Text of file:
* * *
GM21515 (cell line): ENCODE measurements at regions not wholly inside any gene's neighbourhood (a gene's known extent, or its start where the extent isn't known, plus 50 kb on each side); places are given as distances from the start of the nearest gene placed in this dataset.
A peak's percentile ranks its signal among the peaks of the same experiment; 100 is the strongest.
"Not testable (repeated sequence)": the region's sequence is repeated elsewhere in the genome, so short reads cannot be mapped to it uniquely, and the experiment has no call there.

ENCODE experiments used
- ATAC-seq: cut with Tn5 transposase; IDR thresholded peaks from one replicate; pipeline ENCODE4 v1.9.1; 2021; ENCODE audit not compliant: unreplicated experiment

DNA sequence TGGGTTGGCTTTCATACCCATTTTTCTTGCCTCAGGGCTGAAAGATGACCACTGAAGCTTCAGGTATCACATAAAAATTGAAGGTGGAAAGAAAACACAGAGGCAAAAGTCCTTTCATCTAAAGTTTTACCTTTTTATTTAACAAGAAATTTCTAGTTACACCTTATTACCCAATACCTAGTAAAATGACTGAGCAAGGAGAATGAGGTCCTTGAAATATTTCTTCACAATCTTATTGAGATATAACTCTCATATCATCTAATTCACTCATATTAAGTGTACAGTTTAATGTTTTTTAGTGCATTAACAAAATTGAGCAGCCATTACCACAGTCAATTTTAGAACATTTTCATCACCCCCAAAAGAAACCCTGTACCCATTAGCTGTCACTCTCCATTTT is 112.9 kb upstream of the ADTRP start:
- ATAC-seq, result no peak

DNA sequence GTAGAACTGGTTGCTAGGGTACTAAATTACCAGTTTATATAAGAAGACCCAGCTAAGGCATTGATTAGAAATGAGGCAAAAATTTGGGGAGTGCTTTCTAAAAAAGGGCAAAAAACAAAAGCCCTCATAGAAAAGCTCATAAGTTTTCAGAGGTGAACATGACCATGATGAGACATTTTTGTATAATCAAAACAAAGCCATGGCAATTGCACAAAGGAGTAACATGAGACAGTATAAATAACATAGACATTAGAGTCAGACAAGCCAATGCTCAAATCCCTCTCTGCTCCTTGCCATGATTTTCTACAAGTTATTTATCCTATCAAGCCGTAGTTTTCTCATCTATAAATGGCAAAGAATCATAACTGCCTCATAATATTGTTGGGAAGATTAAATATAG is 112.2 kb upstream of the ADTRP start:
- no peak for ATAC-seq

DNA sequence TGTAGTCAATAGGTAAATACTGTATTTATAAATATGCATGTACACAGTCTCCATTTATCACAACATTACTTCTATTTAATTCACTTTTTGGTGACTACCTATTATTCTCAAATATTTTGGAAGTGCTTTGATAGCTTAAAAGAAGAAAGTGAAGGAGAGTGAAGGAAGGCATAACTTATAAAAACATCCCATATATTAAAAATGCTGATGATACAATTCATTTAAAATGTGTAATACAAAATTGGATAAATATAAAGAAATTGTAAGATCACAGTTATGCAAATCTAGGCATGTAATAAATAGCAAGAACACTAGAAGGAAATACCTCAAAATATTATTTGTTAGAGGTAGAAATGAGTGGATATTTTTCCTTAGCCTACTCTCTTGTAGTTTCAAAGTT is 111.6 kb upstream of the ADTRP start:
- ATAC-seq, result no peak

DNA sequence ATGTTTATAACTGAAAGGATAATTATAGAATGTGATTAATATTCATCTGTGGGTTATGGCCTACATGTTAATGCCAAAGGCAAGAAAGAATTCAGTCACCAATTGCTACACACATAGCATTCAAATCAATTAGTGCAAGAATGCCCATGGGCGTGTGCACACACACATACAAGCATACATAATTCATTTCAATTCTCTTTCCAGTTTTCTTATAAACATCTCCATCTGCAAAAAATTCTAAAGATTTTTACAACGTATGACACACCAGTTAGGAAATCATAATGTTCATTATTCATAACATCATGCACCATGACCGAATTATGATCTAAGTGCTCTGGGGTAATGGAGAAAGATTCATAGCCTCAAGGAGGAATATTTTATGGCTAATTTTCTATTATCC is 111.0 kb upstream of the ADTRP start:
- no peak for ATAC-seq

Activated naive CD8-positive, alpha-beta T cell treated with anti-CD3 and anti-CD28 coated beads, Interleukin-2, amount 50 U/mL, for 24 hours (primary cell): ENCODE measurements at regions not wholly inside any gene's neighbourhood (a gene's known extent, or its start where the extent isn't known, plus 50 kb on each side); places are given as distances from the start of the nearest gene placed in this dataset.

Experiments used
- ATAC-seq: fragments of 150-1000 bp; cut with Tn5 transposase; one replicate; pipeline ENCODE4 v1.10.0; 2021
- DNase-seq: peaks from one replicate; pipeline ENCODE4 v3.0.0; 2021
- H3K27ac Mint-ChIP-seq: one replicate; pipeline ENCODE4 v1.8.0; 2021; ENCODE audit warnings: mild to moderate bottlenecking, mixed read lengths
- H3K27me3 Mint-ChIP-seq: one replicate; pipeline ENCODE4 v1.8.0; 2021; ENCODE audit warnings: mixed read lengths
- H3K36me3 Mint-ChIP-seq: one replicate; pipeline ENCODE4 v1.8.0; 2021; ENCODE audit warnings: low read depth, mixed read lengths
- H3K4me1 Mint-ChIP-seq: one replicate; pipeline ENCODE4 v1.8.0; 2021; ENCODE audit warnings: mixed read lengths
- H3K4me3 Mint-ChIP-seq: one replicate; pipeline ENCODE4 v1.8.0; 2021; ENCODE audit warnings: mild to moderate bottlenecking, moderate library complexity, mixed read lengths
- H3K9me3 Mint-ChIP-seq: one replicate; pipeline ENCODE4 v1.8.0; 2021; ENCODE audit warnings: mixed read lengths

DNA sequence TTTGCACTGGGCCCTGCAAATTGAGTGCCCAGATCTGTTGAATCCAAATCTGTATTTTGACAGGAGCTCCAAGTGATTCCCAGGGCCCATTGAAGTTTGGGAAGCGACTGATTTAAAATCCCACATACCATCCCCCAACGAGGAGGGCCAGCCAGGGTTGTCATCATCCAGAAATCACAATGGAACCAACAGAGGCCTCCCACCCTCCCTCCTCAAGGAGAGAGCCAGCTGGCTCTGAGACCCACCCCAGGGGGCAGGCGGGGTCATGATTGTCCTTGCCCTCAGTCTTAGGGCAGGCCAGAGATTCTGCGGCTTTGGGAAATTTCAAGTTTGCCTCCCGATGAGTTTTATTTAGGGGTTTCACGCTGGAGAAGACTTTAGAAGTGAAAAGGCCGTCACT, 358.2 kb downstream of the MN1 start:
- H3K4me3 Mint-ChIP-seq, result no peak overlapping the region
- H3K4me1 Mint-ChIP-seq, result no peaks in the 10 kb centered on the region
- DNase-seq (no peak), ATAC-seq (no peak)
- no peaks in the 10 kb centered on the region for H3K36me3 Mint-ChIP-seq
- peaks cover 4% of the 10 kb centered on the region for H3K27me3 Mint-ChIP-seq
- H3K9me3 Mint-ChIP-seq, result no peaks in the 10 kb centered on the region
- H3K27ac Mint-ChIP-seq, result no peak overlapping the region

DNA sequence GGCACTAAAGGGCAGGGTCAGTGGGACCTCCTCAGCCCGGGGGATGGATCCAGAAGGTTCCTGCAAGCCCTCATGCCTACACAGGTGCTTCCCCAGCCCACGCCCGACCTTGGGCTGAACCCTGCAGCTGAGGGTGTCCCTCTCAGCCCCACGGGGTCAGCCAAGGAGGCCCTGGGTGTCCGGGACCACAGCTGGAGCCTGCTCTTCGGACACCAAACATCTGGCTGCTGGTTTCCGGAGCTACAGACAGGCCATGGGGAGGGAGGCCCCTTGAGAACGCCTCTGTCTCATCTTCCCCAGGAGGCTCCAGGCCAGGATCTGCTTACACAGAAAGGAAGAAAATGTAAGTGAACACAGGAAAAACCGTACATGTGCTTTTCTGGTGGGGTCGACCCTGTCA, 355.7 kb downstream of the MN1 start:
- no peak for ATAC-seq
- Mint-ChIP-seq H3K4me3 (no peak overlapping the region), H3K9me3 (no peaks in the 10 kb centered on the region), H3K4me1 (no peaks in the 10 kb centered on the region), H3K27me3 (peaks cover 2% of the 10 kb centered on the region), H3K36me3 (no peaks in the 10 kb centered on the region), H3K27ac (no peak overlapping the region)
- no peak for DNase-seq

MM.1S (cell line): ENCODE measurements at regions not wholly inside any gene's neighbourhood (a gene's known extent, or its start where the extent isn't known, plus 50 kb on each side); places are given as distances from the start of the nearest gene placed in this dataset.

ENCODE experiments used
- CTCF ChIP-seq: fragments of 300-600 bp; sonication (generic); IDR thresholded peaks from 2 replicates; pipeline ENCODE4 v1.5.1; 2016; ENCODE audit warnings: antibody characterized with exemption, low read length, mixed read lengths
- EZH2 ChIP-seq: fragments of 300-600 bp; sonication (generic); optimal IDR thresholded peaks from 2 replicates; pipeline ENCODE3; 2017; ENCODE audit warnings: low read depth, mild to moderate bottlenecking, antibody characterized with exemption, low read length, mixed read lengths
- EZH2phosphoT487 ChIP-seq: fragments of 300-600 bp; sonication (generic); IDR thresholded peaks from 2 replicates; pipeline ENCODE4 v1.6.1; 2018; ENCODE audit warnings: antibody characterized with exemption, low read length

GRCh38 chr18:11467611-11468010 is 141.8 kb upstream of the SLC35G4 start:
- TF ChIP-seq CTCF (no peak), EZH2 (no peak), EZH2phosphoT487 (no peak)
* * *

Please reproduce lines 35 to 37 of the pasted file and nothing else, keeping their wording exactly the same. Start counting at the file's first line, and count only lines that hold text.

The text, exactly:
- no peak for DNase-seq

MM.1S (cell line): ENCODE measurements at regions not wholly inside any gene's neighbourhood (a gene's known extent, or its start where the extent isn't known, plus 50 kb on each side); places are given as distances from the start of the nearest gene placed in this dataset.

ENCODE experiments used